I love food—I always have and always will. I talk about it more than I should. It was the topic of my college essay, I have dedicated Spoon University articles to it. This love of mine has prospered from a young age. Now, as I go through a service-learning college course, I am able to use my love for food to help a non-profit organization in Boston.

At Northeastern University, I am taking an english class where, as a requirement for the course, we volunteer 3-6 hours per week per semester at said-place. I was paired with Round Table Servants, a charitable organization focused on helping and supporting adolescents in the South Boston area through their art, athletic, and after-school programs. The main driving point behind all of this is the absence of drugs and alcohol.

Marisa Palace

George Benner, the founder and backbone of the entire organization, couldn't wait to have me and two other peers from my writing class at the after school program each Wednesday afternoon. The program runs 3:30-5:30 Monday through Friday and serves as a place for kids in the community to do homework, socialize with friends, and grab a snack. George wants to promote balanced diets, something many of the students of Round Table lack in their communities. Our duties as volunteers are to help prepare the food, assist in any homework help, and talk with the students.

As an avid documentary watcher: everything from Fat, Sick, and Nearly Dead to Fed Up, I know too well the dangers of childhood obesity and the increased rates of obesity in cities just like South Boston. With experience of cooking with my mom, meal-prep, working in a catering kitchen, and a genuine love for making new dishes, I was excited to make food for the students. Round Table Servants provides the students with nutritious salads and sandwiches.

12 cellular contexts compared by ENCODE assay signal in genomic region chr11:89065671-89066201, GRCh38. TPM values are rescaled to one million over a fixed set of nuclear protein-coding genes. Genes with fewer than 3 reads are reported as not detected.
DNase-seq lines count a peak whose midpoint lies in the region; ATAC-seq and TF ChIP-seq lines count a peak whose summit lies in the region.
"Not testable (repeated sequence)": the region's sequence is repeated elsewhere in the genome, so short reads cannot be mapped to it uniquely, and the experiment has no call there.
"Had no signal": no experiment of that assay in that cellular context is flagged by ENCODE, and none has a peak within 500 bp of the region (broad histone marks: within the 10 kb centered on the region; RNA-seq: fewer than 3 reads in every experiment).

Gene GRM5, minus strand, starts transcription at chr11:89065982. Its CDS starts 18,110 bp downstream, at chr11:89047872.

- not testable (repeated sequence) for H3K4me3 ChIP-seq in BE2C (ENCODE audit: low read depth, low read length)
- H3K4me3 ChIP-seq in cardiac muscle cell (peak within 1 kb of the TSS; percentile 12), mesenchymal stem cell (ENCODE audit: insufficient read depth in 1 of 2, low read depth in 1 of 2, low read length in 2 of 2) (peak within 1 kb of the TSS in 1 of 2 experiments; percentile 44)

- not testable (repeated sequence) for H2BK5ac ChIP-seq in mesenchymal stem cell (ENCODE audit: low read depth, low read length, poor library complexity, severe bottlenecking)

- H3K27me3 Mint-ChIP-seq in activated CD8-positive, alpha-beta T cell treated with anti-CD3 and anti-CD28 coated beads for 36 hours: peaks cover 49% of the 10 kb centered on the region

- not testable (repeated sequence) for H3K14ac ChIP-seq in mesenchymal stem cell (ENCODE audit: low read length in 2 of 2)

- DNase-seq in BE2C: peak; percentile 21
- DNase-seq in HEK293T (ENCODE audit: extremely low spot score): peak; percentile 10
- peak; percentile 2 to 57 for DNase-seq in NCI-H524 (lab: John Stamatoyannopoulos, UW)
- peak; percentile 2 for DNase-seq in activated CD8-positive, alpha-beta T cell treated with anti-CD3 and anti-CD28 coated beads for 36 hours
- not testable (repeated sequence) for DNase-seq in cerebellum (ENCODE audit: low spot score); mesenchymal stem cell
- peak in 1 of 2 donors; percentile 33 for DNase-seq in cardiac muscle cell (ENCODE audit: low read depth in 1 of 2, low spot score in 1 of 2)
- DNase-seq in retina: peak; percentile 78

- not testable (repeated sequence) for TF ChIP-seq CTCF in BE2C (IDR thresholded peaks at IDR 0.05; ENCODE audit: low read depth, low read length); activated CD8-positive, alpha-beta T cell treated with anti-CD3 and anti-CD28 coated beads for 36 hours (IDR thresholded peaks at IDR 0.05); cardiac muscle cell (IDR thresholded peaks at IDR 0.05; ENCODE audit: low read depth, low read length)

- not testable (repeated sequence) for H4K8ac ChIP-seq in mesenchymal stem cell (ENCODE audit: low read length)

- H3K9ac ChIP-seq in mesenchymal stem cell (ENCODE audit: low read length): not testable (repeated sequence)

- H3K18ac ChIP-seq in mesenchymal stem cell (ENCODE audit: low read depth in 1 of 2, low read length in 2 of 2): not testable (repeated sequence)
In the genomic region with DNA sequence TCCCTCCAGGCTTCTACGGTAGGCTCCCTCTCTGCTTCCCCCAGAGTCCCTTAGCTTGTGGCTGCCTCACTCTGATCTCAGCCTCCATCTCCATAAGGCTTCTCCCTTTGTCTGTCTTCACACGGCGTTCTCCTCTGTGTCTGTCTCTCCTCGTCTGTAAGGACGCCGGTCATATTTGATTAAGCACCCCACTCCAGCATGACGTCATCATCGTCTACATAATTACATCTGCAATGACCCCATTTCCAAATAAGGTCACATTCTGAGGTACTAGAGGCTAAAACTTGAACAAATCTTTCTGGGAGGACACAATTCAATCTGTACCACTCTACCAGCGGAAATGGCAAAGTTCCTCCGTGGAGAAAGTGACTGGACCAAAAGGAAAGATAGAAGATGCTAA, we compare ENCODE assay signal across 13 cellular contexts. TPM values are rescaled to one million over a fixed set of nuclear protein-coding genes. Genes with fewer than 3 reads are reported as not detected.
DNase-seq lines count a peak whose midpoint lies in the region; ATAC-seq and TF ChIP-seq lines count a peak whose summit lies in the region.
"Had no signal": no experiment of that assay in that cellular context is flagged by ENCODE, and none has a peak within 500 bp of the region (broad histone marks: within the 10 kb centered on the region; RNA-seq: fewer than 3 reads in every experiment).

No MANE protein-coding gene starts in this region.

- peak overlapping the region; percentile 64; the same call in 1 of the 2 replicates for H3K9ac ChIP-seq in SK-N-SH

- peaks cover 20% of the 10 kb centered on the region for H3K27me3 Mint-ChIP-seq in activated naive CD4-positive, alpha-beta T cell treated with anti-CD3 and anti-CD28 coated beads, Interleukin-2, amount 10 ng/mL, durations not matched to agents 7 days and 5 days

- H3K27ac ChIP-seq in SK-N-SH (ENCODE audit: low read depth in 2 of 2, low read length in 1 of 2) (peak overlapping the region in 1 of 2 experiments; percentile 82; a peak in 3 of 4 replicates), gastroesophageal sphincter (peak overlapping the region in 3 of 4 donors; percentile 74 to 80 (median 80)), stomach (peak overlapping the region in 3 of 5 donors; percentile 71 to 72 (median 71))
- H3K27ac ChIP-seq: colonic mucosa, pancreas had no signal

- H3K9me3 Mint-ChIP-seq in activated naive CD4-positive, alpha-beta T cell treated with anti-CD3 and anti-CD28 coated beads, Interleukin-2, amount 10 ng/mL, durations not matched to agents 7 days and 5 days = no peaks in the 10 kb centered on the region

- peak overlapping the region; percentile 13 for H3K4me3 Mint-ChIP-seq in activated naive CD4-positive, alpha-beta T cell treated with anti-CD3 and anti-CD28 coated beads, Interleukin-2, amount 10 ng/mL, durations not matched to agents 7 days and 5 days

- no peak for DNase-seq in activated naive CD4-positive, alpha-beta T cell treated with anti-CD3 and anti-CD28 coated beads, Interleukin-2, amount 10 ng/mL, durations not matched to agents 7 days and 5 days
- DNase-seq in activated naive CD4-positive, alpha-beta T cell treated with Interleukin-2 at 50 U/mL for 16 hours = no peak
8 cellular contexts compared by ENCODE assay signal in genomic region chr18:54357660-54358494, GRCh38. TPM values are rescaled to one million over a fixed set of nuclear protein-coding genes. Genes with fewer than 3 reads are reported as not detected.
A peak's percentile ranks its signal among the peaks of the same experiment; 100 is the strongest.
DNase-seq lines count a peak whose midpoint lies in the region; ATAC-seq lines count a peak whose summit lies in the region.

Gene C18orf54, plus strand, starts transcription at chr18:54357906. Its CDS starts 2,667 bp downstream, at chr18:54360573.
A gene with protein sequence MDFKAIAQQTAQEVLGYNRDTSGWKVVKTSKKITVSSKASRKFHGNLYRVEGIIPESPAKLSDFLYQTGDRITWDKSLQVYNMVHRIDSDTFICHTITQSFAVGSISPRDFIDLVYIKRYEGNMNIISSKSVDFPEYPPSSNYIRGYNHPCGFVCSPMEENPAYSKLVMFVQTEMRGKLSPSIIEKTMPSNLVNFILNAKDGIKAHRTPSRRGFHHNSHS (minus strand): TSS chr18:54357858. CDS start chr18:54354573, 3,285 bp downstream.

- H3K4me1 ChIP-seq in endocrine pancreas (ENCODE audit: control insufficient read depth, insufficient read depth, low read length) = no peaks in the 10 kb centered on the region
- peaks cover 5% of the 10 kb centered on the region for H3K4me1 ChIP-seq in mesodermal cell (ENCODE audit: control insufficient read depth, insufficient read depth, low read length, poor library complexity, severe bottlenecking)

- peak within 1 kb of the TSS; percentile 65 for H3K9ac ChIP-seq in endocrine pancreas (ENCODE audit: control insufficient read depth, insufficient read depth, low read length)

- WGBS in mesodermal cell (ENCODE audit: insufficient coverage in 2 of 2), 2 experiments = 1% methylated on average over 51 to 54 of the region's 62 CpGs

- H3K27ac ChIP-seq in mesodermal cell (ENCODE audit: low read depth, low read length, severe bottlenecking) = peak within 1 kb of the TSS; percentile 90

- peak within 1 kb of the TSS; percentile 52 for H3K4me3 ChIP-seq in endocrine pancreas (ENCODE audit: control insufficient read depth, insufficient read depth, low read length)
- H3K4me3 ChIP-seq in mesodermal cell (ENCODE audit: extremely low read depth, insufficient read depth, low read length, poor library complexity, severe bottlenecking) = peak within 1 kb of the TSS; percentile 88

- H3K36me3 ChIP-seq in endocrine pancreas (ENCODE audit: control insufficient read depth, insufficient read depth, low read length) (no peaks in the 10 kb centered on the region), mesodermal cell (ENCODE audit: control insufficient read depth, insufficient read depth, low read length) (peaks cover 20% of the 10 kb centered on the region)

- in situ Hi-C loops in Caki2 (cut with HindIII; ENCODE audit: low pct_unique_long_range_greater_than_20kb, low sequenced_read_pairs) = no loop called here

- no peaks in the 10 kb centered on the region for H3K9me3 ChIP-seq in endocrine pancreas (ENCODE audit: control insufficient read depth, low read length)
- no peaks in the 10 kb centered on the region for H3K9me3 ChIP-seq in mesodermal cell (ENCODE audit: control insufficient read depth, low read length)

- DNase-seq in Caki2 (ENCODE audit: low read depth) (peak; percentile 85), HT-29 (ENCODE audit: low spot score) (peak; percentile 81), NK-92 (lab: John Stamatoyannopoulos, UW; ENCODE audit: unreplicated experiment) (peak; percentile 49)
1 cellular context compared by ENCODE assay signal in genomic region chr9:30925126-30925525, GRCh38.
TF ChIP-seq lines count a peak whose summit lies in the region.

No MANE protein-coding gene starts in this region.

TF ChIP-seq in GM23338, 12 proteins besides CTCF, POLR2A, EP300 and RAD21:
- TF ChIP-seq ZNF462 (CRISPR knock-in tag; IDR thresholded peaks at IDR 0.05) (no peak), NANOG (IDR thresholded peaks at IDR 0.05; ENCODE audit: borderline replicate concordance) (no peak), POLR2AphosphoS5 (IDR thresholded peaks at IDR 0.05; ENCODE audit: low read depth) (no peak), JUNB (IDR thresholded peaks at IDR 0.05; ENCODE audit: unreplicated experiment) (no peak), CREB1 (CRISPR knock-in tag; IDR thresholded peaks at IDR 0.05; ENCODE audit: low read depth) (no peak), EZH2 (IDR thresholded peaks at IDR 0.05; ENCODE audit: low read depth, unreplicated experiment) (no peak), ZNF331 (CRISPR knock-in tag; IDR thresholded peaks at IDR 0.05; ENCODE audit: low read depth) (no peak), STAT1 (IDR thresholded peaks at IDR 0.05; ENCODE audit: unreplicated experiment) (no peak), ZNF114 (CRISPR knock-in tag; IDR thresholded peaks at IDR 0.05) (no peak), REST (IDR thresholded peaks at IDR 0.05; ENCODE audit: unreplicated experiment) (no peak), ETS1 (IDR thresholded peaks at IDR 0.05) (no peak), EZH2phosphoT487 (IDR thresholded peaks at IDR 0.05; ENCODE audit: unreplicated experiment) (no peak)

I was brought up on fresh fruits and vegetables and home-cooked meals. Eating the broccoli on my plate was never a chore. In order to make the students just as excited as I am about healthy food, I understood they needed to learn more about it by handling it directly. The best way to do this was by encouraging them to help make the snacks we were planning to serve them.

I knew it would be hard to engage a bunch of teens, but I also knew cookies could be just the trick to gain their interest. Our team of three decided upon a pumpkin chocolate chip recipe, something that sounds ordinary, but is filled with unexpected substitutes. Plus, it fit perfectly with the season. This recipe featured canned pumpkin and unsweetened apple sauce. The low-fat, low-sugar recipe was simple but provided clear steps for the students to follow.

Marisa Palace

I was in charge of managing the students, making sure they were engaged and properly followed instructions. My own peers acted as my assistants: grabbing the flour, cleaning the measuring cup in between the apple sauce and sugar, and putting the cookies in the oven. The students got to measure, add, and stir the ingredients. Following instructions step by step is a life skill, and the recipe sheets we provided were crucial to the success. They also got to take home the recipe sheets as a way to make the cookies at home.

All of the students waited patiently for the cookies to come out of the oven. By the time they had cooled off, all of the students had gathered around, waiting for the cookies.

Marisa Palace

The Mission

In our society, there are many deep, systemic problems, and solving these issues goes beyond making cookies. However, if we accept defeat, we will get nowhere. As members of our local communities, we must actively seek solutions. There are so many resources, organizations, and partners eager to accept our help. Whether you participate in a service-learning class or find an organization, you will quickly realize you can make a difference.

If you are interested in helping to make a difference at Round Table, check out their website and talk to George Benner, the wonderful man behind the success of many young adults. Round Table is merely one place making a difference. Local Key Club chapters, the YMCA, and your school's campus are great resources to find out new opportunities and ways to help the community.